ANALYSIS

I. Motion to Certify Interlocutory Appeal

"The Interlocutory Appeals Act of 1958, 28 U.S.C. § 1292(b), was enacted to meet the recognized need for prompt review of certain nonfinal orders." Coopers & Lybrand v. Livesay, 437 U.S. 463, 474 (1978) (footnote omitted); see also Kennedy v. Villa St. Catherine, Inc., No. PWG-09-3021, 2010 WL 9009364, at *1 (D. Md. June 16, 2010)[1] (noting that the "purpose behind the exception" to the normal appeals process "is to avoid unnecessary litigation" (citation omitted)). Section 1292(b) provides, in full, as follows:

When a district judge, in making in a civil action an order not otherwise appealable under this section, shall be of the opinion that such order involves a controlling question of law as to which there is substantial ground for difference of opinion and that an immediate appeal from the order may materially advance the ultimate termination of the litigation, he shall so state in writing in such order. The Court of Appeals which would have jurisdiction of an appeal of such action may thereupon, in its discretion, permit an appeal to be taken from such order, if application is made to it within ten days after the entry of the order: Provided, however, That application for an appeal hereunder shall not stay proceedings in the district court unless the district judge or the Court of Appeals or a judge thereof shall so order.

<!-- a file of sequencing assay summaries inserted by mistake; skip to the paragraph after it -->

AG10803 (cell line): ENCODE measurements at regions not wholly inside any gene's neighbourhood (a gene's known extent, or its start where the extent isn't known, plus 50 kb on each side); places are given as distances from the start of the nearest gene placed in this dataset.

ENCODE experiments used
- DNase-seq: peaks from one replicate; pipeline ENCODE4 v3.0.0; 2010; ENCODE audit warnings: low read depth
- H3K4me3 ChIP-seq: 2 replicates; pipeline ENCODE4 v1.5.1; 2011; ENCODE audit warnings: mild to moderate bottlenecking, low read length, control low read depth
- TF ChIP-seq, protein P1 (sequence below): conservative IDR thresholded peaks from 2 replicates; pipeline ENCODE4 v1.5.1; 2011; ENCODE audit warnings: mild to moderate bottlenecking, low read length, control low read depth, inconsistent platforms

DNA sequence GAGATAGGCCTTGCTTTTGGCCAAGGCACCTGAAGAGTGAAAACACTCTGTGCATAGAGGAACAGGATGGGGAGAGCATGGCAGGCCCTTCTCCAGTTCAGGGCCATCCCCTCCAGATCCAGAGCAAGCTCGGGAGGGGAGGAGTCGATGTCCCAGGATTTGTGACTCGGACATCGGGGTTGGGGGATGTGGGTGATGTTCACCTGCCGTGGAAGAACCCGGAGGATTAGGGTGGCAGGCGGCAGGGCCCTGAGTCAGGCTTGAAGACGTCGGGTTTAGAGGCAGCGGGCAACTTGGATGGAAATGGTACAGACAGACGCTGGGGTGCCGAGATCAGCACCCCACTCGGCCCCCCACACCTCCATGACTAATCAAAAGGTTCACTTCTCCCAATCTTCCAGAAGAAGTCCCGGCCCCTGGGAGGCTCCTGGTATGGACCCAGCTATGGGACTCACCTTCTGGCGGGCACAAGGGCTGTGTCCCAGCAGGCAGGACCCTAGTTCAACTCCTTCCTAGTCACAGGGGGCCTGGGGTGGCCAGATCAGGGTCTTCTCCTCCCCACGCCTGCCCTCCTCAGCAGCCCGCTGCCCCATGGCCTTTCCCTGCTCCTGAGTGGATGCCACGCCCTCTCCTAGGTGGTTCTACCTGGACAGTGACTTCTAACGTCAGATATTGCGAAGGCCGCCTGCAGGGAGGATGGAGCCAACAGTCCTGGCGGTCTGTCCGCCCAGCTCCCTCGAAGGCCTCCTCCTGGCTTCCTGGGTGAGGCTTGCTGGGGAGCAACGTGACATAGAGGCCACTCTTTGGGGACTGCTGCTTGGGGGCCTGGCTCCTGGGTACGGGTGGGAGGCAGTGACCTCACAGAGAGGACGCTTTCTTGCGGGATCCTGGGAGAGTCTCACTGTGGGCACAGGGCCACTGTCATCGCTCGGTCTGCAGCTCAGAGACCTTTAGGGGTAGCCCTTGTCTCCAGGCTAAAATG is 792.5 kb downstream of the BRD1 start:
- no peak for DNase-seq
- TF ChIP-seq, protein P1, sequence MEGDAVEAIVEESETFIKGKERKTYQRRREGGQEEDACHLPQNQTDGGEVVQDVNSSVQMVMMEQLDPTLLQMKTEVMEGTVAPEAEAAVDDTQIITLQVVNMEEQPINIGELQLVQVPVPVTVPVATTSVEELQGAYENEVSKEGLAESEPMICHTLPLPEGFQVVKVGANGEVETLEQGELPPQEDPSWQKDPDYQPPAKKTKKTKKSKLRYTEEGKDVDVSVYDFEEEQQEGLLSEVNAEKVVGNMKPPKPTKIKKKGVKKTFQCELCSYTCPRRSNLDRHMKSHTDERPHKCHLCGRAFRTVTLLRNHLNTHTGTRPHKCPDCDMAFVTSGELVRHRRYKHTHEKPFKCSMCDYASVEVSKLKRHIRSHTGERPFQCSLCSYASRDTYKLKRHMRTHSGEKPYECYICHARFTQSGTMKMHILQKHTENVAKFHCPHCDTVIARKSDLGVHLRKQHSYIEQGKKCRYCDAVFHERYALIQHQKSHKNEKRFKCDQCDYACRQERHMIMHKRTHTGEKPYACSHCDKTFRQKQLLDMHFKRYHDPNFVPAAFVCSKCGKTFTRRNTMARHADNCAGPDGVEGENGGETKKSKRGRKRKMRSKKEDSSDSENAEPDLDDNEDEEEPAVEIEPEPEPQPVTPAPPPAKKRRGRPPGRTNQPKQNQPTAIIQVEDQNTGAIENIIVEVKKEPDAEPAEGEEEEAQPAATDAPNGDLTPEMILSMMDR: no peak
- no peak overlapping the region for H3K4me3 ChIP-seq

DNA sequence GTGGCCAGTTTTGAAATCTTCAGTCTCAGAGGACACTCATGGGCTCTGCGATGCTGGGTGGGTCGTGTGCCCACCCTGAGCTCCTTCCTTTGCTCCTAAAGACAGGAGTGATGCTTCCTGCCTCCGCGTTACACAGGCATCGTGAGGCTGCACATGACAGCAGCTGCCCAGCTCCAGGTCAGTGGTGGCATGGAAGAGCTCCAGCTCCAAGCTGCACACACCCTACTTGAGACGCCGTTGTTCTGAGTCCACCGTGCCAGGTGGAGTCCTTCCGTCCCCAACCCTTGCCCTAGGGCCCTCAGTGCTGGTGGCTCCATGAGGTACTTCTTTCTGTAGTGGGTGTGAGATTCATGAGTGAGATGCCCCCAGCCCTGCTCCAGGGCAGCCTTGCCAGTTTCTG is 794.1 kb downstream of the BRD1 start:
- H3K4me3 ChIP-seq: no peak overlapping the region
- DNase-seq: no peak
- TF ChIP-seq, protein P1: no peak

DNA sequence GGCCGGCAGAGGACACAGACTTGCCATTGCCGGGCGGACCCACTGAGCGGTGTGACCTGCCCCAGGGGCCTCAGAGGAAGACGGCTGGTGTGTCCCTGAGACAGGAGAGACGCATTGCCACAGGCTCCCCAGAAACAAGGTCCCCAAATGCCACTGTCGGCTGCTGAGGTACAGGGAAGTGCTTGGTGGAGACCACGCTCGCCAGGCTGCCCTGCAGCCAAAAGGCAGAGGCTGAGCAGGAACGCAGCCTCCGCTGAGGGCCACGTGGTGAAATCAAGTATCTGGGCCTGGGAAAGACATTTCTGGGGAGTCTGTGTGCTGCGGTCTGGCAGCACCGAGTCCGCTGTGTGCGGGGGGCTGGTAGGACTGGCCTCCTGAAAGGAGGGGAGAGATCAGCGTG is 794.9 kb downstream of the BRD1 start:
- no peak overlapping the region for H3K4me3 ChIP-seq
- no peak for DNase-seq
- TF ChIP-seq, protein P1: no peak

28 U.S.C. § 1292(b). Thus, certification of an interlocutory appeal under § 1292(b) is appropriate where a district court makes an order, and "(1) the order to be appealed involves a controlling question of law; (2) there is substantial ground for difference of opinion on that question of law; and (3) an immediate appeal from the order may materially advance the ultimate termination of the litigation." In re Microsoft Corp. Antitrust Litig., 274 F.Supp.2d 741, 741 (D. Md. 2003).[2] But interlocutory appeal under § 1292(b) is the exception, not the rule. Accordingly, it "should be used sparingly, " Myles v. Laffitte, 881 F.2d 125, 127 (4th Cir. 1989), and the party seeking its application must persuade the court that "exceptional circumstances justify a departure from the basic policy of postponing appellate review until after the entry of a final judgment." Coopers & Lybrand, 437 U.S. at 475 (citation omitted).

The State argues that all the requirements of § 1292(b) are met here, and interlocutory review is appropriate. The Coalition responds that this case is not "exceptional, " the Ruling is not an "order" within the meaning of § 1292(b), that section's other requirements are not met, and the State unreasonably delayed the filing of its motion to certify. I agree with the State.

A. Whether This Case Presents Exceptional Circumstances

Interlocutory review under § 1292(b) is limited to exceptional circumstances. Coopers & Lybrand, 437 U.S. at 475. As the State notes, the Ruling "constitute[d] the first time since the early 1990s that any district court in the United States has had occasion to issue a ruling on liability in a case involving issues of desegregation in public higher ...